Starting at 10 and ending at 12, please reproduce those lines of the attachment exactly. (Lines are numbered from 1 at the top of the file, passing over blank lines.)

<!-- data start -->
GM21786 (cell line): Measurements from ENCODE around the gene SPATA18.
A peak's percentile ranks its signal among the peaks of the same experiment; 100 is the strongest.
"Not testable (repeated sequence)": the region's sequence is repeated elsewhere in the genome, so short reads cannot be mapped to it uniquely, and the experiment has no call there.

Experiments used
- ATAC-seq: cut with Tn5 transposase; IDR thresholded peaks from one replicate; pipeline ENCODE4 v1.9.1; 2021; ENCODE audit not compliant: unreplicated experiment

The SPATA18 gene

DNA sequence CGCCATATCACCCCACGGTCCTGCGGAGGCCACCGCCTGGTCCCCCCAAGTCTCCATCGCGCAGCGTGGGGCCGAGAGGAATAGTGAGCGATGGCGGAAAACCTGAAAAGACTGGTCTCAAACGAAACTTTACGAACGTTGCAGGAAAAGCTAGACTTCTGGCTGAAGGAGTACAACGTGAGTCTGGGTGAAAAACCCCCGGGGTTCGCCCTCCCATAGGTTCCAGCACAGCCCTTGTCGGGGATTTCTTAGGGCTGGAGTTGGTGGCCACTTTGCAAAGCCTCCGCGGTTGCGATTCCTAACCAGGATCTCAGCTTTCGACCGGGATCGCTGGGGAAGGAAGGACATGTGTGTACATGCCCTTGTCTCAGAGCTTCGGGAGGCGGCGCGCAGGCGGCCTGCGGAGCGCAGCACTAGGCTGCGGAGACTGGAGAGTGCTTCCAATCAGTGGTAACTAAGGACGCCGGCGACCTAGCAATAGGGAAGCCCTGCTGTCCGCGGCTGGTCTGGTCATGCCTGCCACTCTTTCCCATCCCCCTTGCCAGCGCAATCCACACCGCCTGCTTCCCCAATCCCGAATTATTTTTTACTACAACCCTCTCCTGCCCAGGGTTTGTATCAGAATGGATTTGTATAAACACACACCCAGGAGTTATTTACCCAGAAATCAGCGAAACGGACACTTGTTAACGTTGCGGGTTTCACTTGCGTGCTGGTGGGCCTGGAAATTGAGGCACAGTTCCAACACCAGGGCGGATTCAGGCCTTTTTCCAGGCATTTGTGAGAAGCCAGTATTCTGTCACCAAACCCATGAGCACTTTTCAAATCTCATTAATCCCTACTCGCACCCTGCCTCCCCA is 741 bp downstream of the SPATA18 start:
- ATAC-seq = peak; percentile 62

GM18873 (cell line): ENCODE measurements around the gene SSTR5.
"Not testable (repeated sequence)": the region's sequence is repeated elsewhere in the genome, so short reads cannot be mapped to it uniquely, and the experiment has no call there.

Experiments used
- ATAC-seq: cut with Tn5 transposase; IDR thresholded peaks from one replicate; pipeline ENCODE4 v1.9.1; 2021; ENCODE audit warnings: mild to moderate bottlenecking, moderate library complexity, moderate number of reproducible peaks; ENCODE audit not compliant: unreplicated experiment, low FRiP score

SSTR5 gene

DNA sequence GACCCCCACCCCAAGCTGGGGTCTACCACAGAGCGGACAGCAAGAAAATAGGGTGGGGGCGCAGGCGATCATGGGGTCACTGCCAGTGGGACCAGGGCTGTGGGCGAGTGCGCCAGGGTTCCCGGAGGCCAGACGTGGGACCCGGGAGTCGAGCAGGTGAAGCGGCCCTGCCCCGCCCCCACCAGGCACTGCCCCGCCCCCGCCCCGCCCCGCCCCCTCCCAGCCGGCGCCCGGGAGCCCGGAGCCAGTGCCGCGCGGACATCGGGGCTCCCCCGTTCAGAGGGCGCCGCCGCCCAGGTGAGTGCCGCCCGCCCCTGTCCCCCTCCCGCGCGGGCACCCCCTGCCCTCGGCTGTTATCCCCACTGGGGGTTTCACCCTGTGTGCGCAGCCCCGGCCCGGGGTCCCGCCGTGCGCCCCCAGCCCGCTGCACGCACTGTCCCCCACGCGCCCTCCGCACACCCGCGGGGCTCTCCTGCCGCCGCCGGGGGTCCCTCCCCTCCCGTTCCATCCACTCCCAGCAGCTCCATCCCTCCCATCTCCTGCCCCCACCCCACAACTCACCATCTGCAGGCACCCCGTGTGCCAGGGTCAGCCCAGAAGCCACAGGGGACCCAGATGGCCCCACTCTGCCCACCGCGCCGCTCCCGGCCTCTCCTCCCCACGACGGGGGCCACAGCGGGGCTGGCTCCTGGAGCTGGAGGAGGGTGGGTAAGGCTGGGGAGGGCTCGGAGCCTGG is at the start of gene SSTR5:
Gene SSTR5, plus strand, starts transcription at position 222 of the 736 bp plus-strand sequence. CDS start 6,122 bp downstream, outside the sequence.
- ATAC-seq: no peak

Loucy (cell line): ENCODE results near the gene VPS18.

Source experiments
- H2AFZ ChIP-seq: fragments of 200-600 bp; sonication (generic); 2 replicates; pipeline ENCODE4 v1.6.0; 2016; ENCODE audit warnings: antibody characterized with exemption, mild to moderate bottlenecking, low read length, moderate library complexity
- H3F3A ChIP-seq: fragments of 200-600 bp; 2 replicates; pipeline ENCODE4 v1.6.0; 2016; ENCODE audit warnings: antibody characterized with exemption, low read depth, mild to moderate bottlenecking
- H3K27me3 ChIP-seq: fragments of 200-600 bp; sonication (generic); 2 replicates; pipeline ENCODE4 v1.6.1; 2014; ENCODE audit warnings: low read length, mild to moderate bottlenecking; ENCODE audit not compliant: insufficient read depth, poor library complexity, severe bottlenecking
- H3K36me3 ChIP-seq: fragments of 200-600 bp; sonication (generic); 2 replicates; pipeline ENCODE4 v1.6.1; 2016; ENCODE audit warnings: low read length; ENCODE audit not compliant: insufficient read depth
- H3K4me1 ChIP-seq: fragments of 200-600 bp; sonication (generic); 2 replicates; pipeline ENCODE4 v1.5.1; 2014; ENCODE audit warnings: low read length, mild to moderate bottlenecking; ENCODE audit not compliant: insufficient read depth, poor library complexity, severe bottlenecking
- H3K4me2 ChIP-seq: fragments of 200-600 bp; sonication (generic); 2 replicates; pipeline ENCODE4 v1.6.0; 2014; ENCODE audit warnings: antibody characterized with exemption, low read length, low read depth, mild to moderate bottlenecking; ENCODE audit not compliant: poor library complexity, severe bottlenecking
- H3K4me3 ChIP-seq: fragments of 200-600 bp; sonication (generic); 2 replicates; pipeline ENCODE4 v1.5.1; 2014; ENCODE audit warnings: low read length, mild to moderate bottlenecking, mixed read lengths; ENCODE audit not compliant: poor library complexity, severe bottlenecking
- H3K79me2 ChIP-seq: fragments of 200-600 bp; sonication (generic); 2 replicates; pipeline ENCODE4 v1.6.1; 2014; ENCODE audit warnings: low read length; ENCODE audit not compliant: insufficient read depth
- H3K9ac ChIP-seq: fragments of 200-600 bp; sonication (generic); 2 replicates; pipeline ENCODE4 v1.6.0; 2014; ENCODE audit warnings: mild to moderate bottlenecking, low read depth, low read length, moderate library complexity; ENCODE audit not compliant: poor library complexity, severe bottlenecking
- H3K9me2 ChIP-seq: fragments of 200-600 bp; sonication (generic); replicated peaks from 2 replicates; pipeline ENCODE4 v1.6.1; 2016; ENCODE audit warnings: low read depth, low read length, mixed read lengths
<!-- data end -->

"Not testable (repeated sequence)": the region's sequence is repeated elsewhere in the genome, so short reads cannot be mapped to it uniquely, and the experiment has no call there.

Experiments used
- ATAC-seq: cut with Tn5 transposase; IDR thresholded peaks from one replicate; pipeline ENCODE4 v1.9.1; 2021; ENCODE audit warnings: mild to moderate bottlenecking, moderate library complexity, moderate number of reproducible peaks; ENCODE audit not compliant: unreplicated experiment, low FRiP score